decode-spam-headers.py

Whether you are trying to understand why a specific e-mail ended up in SPAM/Junk for your daily Administrative duties or for your Red-Team Phishing simulation purposes, this script is there for you to help!

Idea arose while delivering a commercial Phishing Simulation exercises against MS Office365 E5 estate, equipped with MS Defender for Office365. As one can imagine, pretty tough security stack to work with from a phishing-simulation perspective.
After digging manually through all these Office365 SMTP headers and trying to cherry-pick these SCL values, time come to write up a proper parser for SMTP headers.

Time went by, I was adding support for more and more SMTP headers – and here we have it. Tool that now comprehends tens of different headers.

Info

This tool accepts on input an *.EML or *.txt file with all the SMTP headers. It will then extract a subset of interesting headers and using 79+ tests will attempt to decode them as much as possible.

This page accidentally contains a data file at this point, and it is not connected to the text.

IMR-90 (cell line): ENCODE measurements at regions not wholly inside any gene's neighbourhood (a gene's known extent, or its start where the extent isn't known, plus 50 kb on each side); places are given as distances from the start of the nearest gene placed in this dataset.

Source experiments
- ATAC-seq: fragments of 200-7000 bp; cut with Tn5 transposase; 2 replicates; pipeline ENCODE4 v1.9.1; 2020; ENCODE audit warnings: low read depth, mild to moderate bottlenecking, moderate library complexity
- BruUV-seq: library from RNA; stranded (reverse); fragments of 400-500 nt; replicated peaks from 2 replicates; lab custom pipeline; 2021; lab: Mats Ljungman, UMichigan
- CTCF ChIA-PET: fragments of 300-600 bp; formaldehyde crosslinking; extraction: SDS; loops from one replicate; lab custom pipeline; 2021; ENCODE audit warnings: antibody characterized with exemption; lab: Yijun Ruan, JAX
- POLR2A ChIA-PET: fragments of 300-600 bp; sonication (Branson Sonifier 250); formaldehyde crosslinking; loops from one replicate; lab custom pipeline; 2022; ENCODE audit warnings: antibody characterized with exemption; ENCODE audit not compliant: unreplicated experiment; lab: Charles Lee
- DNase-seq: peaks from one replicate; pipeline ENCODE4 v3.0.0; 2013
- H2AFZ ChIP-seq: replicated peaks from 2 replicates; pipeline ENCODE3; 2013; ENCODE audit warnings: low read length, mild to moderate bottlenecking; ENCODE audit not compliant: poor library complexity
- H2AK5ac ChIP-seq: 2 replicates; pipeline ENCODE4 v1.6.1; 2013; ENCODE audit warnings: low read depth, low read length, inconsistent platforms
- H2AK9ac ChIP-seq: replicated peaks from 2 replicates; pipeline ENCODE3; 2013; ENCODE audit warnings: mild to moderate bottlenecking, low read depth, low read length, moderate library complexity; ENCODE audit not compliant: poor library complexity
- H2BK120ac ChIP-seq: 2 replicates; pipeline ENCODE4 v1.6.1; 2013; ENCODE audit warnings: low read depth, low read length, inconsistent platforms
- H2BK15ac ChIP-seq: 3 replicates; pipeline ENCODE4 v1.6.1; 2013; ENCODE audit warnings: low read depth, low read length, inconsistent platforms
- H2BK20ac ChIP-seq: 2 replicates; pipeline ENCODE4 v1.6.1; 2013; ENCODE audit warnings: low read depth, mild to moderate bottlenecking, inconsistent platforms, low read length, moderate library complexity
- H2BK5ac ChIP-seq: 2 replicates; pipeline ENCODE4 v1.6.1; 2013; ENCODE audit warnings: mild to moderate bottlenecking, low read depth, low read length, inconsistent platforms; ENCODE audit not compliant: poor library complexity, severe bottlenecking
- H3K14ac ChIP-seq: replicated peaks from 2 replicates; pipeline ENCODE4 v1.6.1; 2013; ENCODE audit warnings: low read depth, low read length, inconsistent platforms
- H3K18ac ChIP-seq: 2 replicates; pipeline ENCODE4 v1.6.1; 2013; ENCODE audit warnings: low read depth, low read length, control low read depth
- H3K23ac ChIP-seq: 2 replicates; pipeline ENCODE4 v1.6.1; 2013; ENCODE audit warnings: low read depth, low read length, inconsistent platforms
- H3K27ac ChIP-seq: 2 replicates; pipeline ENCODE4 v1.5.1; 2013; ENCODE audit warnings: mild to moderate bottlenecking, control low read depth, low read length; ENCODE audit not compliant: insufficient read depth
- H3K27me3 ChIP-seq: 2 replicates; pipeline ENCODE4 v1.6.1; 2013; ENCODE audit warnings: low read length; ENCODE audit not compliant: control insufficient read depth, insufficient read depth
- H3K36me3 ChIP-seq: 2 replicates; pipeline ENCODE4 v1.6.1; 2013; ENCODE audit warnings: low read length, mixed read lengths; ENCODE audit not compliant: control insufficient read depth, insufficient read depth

This script also extracts all IPv4 addresses and domain names and performs full DNS resolution of them.

Resulting output will contain useful information on why this e-mail might have been blocked.

In order to embellish your Phishing HTML code before sending it to your client, you might also want feed it into my phishing-HTML-linter.py. It does pretty decent job finding bad smells in your HTML that will get your e-mail with increased Spam-score.

Example Screenshots

  • Chain of MTA servers (nicely parsed Received headers):

1.png

  • Various headers decoded as much as possible, according to publicly available documentation (here Office365 ForeFront Spam Report):

2.png

  • Different custom heuristics implement to actively validate and seek for clues of spam categorization, here logic detecting Domain Impersonation:

3.png

  • Script attempts to reverse-engineer and document some of the Office365 Anti-Spam rules, as well as collect public knowledge about other opaque Anti-Spam headers: